Special consideration

If exceptional circumstances mean you can’t complete an assessment, you need consideration for a longer period of time, or if you have essential commitments which impact your performance in an assessment, you may be eligible for special consideration or special arrangements.

Special consideration applications will not be affected by a simple extension application.

Using AI responsibly

Co-created with students, AI in Education includes lots of helpful examples of how students use generative AI tools to support their learning. It explains how generative AI works, the different tools available and how to use them responsibly and productively.

WK Topic Learning activity Learning outcomes
Multiple weeks Endodontics: Simple endodontic case (1 or 2 canals) to be completed for a patient in the integrated clinics - Sem 1 or 2 2022 Clinical practice (3 hr) LO2 LO4 LO5
Endo + Trauma: Prevention and Treatment of Traumatic Dental Injuries (1 session x 2 a session for each half yr group) - September 2022 Lecture (3 hr) LO1 LO2 LO3 LO4
Week -01 Tooth Cons: Conservative management of the compromised pulp - July 2022 Lecture (1 hr) LO1 LO3 LO4 LO5
Tooth Cons: Restoration repair and replacement - July 2022 Lecture (1 hr) LO1 LO3 LO4 LO5
Week -02 Tooth Cons: Dental Amalgam Including Advanced Restorative Uses - July 2022 Lecture (1 hr) LO1 LO3 LO5
Endodontics: Surgical endodontics - July 2022 Lecture (1 hr) LO1 LO3 LO4
Prof Practice and Pop Oral Health: Getting paid: Dental finance systems - July 2022 Online class (1 hr) LO2
Week -03 Tooth Cons: Advanced composite resin course: overview - July 2022 Lecture (1 hr) LO1 LO3
Week -04 Tooth Cons: Advanced restorative course - Session 1 - July 2022 Simulation laboratory (3 hr) LO1 LO3
Tooth Cons: Advanced restorative course - Session 2 - July 2022 Simulation laboratory (3 hr) LO1
Tooth Cons: Advanced restorative course - Session 3 - Posterior - July 2022 Simulation laboratory (3 hr) LO1 LO3
Tooth Cons: Advanced restorative course - Session 4 - Posterior - July 2022 Simulation laboratory (3 hr) LO1 LO3
Tooth Cons: Advanced restorative course - Session 5 - July 2022 Simulation laboratory (3 hr) LO1 LO3
Week 01 Endodontics: Compulsory Attendance Medico-legal and litigation considerations - August 2022 Lecture (1 hr) LO1 LO2 LO4
Endodontics: Endodontic diagnosis revisited - August 2022 Lecture (1 hr) LO1 LO3 LO4
Endo + Trauma: Open apex teeth management and revascularization - August 2022 Lecture (1 hr) LO1 LO3 LO5
Week 02 Endodontics: Modern methods of canal instrumentation and obturation techniques - August 2022 Lecture (1 hr) LO1 LO3 LO5
Endo + Trauma: Dental Trauma 1 - Introduction, resorption, concussion and subluxation - August 2022 Lecture (1 hr) LO1 LO3 LO4 LO5
Week 03 Tooth Cons: Tooth whitening - August 2022 Lecture (1 hr) LO1 LO2 LO3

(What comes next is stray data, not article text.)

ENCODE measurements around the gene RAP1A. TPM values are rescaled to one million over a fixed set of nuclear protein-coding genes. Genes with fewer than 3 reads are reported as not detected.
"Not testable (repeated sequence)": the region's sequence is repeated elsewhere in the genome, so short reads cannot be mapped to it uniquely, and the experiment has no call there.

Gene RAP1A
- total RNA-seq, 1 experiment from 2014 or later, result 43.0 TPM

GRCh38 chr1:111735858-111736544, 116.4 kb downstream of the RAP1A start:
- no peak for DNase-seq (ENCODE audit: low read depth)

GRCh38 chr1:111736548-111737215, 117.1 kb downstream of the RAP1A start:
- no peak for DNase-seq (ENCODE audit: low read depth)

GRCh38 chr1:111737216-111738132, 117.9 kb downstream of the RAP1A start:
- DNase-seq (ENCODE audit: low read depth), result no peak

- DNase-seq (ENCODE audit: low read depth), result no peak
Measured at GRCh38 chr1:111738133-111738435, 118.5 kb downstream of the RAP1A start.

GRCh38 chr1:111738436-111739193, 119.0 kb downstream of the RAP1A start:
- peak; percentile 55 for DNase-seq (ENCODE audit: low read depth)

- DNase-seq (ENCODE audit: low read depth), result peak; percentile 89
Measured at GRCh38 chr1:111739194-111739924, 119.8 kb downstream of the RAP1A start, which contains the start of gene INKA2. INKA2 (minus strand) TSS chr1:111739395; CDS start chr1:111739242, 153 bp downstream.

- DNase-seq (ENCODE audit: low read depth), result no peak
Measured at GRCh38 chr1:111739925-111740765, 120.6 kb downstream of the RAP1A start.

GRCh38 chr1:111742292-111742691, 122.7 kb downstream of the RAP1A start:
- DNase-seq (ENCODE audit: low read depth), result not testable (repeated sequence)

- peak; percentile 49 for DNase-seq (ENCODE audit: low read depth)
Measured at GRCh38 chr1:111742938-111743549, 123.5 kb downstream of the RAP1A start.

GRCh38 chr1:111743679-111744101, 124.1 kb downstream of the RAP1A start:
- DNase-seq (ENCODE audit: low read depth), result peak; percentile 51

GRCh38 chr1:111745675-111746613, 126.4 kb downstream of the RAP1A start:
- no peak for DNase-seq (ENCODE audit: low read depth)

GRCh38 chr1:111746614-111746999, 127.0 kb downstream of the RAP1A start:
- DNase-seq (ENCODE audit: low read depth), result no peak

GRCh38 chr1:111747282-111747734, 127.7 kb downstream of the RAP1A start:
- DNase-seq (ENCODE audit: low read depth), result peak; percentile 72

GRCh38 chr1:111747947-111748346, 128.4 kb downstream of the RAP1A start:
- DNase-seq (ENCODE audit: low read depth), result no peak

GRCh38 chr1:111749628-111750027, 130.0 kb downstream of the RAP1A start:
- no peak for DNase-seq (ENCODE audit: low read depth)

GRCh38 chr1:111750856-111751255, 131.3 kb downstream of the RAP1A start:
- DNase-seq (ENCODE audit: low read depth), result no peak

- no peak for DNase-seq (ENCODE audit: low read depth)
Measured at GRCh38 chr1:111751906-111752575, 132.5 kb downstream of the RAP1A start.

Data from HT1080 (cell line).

Week 04 Endo + Trauma: Dental Trauma 2 - Luxation and Crown Fractures - August 2022 Lecture (1 hr) LO1 LO3 LO4 LO5
Prof Practice and Pop Oral Health: Workforce, oral health dental team and public dental service - August 2022 Online class (1 hr) LO2
Week 05 Endo + Trauma: PBL Part 1 Cases A and B - Release cases, initial group discussions and case work - August 2022 Workshop (3 hr) LO1 LO2 LO3 LO4 LO5
Week 07 Endo + Trauma: PBL Part 2 Cases A and B - Panel session, Q and A, review cases, solution discussion in groups - September 2022 Tutorial (3 hr) LO1 LO2 LO3 LO4 LO5
Week 08 Tooth Cons: Introduction to CAD CAM - September 2022 Lecture (1 hr) LO1 LO3 LO5
Endo + Trauma: Dental trauma - Avulsions - September 2022 Lecture (1 hr) LO1 LO3 LO4 LO5
Prof Practice and Pop Oral Health: Social marketing - September 2022 Online class (1 hr) LO2 LO3
Week 11 Tooth Cons: Infection Control - The regulatory environment - October 2022 Lecture (1 hr) LO1 LO2 LO5
Week 12 Endo + Trauma: Paeds and Endo trauma - splinting SIM session (1 session x 2 half yr groups A or B) - October 2022 Simulation laboratory (3 hr) LO1 LO3 LO5
Week 13 Tooth Cons: Practical Infection control concepts in clinical and private practice - Nov 2022 Lecture (1 hr) LO1 LO2 LO5

Attendance and class requirements

  • Attendance: Attendance is a professional responsibility required of all students admitted to academic programs within the Sydney Dental School. All programs in the Sydney Dental School have a 90% attendance policy, for all compulsory components of Units of Study, as detailed in the Faculty of Dentistry Attendance Provisions 2015. This includes all clinical and practical sessions. The course requirements cannot be satisfied if more than 10% of any section of a course is missed for any reason.

  • Professionalism: Students in all Sydney Dental School programs are subject to the Faculty of Medicine and Health Professionalism Requirements 2019 and the Faculty of Medicine and Health Professionalism Provisions 2019. Professionalism is an essential component of developing competency to practice. It is important for students to demonstrate professional behaviour in all contexts and environments. In accordance with these local provisions: candidates who demonstrate serious or repeated unprofessional behaviour may be required to show cause as to why their enrolment should be continued. Failure to show cause may result in exclusion from the course.

Study commitment

Typically, there is a minimum expectation of 1.5-2 hours of student effort per week per credit point for units of study offered over a full semester. For a 5 credit point unit, this equates to roughly 100-125 hours of student effort in total.

Learning outcomes are what students know, understand and are able to do on completion of a unit of study. They are aligned with the University's graduate qualities and are assessed as part of the curriculum.